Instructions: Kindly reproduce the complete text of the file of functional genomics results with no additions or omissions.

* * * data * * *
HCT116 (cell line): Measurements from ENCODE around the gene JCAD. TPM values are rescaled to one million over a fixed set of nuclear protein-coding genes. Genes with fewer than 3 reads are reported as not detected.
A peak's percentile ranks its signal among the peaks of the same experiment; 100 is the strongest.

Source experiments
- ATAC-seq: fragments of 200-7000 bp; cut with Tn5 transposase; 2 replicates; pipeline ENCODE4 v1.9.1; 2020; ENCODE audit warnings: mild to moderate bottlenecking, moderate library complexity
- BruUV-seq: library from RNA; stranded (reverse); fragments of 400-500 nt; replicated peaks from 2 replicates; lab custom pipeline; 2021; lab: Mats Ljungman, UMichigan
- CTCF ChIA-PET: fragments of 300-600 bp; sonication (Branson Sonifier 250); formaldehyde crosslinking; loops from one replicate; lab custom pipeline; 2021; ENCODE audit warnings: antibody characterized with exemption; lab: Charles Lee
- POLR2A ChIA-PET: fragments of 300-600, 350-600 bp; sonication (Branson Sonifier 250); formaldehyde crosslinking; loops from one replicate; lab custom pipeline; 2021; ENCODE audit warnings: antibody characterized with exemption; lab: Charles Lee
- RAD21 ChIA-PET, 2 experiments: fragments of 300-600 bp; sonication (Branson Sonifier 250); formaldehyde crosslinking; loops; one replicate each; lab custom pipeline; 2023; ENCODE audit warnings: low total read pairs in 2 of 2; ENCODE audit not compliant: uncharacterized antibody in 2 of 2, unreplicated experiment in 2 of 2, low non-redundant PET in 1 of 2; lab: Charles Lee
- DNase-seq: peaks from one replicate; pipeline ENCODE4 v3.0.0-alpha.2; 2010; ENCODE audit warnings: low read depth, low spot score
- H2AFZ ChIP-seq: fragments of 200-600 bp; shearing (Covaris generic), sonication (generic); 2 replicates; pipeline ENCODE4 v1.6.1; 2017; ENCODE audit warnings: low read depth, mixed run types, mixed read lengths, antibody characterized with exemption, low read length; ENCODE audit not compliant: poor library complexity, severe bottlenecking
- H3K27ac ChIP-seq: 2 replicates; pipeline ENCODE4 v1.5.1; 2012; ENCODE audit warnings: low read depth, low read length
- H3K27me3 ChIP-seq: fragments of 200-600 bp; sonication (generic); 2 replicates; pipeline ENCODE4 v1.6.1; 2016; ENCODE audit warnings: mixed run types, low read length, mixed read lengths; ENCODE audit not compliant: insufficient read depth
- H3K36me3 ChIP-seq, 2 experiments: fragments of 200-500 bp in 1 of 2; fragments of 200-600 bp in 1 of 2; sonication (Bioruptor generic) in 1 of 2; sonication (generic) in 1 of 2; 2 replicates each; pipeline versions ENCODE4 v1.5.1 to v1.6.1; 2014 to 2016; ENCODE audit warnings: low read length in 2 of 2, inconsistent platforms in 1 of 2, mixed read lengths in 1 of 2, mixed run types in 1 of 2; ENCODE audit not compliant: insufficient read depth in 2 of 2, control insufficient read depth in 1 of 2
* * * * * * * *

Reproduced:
HCT116 (cell line): Measurements from ENCODE around the gene JCAD. TPM values are rescaled to one million over a fixed set of nuclear protein-coding genes. Genes with fewer than 3 reads are reported as not detected.
A peak's percentile ranks its signal among the peaks of the same experiment; 100 is the strongest.

Source experiments
- ATAC-seq: fragments of 200-7000 bp; cut with Tn5 transposase; 2 replicates; pipeline ENCODE4 v1.9.1; 2020; ENCODE audit warnings: mild to moderate bottlenecking, moderate library complexity
- BruUV-seq: library from RNA; stranded (reverse); fragments of 400-500 nt; replicated peaks from 2 replicates; lab custom pipeline; 2021; lab: Mats Ljungman, UMichigan
- CTCF ChIA-PET: fragments of 300-600 bp; sonication (Branson Sonifier 250); formaldehyde crosslinking; loops from one replicate; lab custom pipeline; 2021; ENCODE audit warnings: antibody characterized with exemption; lab: Charles Lee
- POLR2A ChIA-PET: fragments of 300-600, 350-600 bp; sonication (Branson Sonifier 250); formaldehyde crosslinking; loops from one replicate; lab custom pipeline; 2021; ENCODE audit warnings: antibody characterized with exemption; lab: Charles Lee
- RAD21 ChIA-PET, 2 experiments: fragments of 300-600 bp; sonication (Branson Sonifier 250); formaldehyde crosslinking; loops; one replicate each; lab custom pipeline; 2023; ENCODE audit warnings: low total read pairs in 2 of 2; ENCODE audit not compliant: uncharacterized antibody in 2 of 2, unreplicated experiment in 2 of 2, low non-redundant PET in 1 of 2; lab: Charles Lee
- DNase-seq: peaks from one replicate; pipeline ENCODE4 v3.0.0-alpha.2; 2010; ENCODE audit warnings: low read depth, low spot score
- H2AFZ ChIP-seq: fragments of 200-600 bp; shearing (Covaris generic), sonication (generic); 2 replicates; pipeline ENCODE4 v1.6.1; 2017; ENCODE audit warnings: low read depth, mixed run types, mixed read lengths, antibody characterized with exemption, low read length; ENCODE audit not compliant: poor library complexity, severe bottlenecking
- H3K27ac ChIP-seq: 2 replicates; pipeline ENCODE4 v1.5.1; 2012; ENCODE audit warnings: low read depth, low read length
- H3K27me3 ChIP-seq: fragments of 200-600 bp; sonication (generic); 2 replicates; pipeline ENCODE4 v1.6.1; 2016; ENCODE audit warnings: mixed run types, low read length, mixed read lengths; ENCODE audit not compliant: insufficient read depth
- H3K36me3 ChIP-seq, 2 experiments: fragments of 200-500 bp in 1 of 2; fragments of 200-600 bp in 1 of 2; sonication (Bioruptor generic) in 1 of 2; sonication (generic) in 1 of 2; 2 replicates each; pipeline versions ENCODE4 v1.5.1 to v1.6.1; 2014 to 2016; ENCODE audit warnings: low read length in 2 of 2, inconsistent platforms in 1 of 2, mixed read lengths in 1 of 2, mixed run types in 1 of 2; ENCODE audit not compliant: insufficient read depth in 2 of 2, control insufficient read depth in 1 of 2